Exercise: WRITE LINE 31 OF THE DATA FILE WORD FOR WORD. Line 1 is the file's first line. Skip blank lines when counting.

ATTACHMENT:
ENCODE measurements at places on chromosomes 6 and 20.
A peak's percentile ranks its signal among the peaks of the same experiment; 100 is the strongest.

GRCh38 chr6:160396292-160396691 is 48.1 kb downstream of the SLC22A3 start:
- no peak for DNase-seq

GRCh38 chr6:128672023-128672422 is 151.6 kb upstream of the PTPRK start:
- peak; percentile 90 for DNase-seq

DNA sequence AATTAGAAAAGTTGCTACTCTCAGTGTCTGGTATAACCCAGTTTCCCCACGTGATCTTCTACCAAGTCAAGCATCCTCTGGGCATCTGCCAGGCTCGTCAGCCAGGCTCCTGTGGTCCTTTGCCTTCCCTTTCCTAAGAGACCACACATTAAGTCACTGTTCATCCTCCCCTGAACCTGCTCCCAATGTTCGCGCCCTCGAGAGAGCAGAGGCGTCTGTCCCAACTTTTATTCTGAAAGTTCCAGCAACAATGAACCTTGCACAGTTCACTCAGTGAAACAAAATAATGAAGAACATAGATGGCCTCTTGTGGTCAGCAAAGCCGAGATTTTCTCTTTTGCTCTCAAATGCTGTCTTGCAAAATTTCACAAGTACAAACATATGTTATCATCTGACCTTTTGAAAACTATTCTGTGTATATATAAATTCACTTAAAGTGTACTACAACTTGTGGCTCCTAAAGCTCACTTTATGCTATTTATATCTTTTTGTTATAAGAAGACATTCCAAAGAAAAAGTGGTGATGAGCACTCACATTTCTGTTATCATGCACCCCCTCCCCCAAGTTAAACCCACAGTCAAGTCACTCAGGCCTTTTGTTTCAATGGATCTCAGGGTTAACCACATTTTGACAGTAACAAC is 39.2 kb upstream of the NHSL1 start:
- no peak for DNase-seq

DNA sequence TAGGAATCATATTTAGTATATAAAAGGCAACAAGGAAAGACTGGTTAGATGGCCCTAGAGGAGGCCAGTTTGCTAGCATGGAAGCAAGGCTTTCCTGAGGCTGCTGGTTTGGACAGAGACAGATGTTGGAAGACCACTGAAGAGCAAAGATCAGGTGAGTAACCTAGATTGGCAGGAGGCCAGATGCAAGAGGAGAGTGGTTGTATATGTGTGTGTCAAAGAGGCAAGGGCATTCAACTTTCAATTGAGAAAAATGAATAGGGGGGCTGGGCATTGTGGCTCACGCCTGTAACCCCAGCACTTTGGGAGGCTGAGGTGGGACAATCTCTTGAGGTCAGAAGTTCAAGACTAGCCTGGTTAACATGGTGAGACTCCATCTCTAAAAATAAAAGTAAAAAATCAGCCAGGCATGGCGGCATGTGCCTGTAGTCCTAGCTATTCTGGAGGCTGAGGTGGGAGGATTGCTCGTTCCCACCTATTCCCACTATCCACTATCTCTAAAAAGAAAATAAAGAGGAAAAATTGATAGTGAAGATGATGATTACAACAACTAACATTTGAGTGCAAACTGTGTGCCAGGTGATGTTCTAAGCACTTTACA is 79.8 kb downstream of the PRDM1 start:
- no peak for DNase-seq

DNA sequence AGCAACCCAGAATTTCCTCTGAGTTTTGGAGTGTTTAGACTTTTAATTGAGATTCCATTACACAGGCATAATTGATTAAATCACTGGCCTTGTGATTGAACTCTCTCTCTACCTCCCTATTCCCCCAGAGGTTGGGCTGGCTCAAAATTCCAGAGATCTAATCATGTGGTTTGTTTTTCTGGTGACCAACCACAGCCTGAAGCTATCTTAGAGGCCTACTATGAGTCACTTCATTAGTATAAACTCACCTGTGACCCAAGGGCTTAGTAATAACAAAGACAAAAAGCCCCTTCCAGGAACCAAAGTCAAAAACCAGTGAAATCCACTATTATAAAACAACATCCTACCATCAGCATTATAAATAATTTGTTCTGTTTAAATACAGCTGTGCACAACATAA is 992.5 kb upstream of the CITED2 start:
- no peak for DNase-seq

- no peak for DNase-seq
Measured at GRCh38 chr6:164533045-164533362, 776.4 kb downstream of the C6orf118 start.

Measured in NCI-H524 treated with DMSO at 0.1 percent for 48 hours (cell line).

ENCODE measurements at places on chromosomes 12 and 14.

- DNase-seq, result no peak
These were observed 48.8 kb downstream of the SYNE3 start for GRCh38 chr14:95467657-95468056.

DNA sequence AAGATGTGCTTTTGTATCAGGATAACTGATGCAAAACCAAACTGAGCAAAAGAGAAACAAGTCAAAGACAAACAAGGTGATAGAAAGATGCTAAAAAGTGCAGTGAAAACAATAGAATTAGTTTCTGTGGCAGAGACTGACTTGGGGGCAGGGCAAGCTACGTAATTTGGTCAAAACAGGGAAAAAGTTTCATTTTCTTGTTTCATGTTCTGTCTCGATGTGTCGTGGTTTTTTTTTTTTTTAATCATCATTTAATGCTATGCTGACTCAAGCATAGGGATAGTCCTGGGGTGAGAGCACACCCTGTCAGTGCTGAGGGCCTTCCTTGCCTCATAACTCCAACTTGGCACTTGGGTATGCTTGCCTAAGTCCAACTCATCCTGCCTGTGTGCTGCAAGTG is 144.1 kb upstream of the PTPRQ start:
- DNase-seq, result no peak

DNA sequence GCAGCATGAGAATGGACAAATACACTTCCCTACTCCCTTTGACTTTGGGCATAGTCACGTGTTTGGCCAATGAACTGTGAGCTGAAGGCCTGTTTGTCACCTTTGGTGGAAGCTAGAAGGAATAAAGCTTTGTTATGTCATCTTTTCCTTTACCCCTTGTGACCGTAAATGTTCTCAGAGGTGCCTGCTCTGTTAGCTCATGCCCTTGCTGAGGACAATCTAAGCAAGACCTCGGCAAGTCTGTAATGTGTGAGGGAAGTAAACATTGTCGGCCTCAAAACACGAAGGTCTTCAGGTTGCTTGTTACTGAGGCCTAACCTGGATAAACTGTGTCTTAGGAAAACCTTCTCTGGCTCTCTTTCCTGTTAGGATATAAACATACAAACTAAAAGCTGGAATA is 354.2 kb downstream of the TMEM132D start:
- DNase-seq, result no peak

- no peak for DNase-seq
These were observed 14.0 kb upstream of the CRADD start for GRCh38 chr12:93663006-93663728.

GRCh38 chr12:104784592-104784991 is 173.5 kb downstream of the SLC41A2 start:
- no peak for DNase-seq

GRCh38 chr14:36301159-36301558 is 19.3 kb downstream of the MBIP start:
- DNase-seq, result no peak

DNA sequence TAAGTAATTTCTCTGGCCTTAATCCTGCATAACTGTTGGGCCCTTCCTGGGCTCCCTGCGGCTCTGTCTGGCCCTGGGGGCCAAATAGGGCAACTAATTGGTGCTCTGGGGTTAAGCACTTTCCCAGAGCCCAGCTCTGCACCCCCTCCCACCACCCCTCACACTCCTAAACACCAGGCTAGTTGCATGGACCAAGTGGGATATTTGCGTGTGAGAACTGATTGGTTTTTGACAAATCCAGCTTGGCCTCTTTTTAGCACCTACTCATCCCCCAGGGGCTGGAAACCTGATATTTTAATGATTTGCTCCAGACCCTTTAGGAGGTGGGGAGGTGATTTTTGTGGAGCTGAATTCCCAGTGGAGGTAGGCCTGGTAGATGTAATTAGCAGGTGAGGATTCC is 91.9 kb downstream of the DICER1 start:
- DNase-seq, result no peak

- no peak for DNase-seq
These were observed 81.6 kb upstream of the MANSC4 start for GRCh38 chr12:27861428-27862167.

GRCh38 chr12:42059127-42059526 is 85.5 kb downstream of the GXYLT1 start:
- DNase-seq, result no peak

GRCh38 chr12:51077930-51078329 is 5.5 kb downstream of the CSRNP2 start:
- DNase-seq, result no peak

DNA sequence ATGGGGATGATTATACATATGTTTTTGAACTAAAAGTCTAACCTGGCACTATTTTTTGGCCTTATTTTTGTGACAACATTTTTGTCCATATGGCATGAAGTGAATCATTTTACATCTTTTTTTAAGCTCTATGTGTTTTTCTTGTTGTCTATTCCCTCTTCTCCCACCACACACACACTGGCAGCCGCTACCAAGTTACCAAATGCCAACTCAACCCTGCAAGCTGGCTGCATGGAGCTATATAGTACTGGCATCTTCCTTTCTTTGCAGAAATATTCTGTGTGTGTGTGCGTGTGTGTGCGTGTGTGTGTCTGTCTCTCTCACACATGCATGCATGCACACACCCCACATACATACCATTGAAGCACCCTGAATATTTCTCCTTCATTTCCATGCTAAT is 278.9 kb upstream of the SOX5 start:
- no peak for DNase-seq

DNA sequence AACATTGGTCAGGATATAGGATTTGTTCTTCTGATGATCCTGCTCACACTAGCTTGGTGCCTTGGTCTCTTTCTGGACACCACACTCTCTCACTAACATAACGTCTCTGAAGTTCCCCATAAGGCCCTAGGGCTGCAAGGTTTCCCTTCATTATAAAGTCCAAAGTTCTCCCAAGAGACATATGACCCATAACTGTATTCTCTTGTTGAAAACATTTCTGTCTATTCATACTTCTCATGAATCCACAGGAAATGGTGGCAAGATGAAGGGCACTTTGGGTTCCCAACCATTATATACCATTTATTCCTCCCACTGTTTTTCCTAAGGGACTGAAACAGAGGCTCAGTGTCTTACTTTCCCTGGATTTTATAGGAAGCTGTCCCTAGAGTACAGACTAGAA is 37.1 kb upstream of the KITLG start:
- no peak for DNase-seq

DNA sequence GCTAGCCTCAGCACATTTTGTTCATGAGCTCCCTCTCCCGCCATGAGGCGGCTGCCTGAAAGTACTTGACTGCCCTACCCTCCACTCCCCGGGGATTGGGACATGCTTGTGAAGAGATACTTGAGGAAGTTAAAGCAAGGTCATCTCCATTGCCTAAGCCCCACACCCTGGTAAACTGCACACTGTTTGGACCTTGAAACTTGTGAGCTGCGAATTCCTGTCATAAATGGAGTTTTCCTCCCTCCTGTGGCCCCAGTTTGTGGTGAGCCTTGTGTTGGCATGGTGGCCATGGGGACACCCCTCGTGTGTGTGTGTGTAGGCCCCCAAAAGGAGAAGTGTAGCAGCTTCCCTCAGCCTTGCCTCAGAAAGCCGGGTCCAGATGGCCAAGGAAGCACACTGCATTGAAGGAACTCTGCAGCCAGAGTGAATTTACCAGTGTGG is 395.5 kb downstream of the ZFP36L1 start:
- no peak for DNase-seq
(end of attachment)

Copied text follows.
- no peak for DNase-seq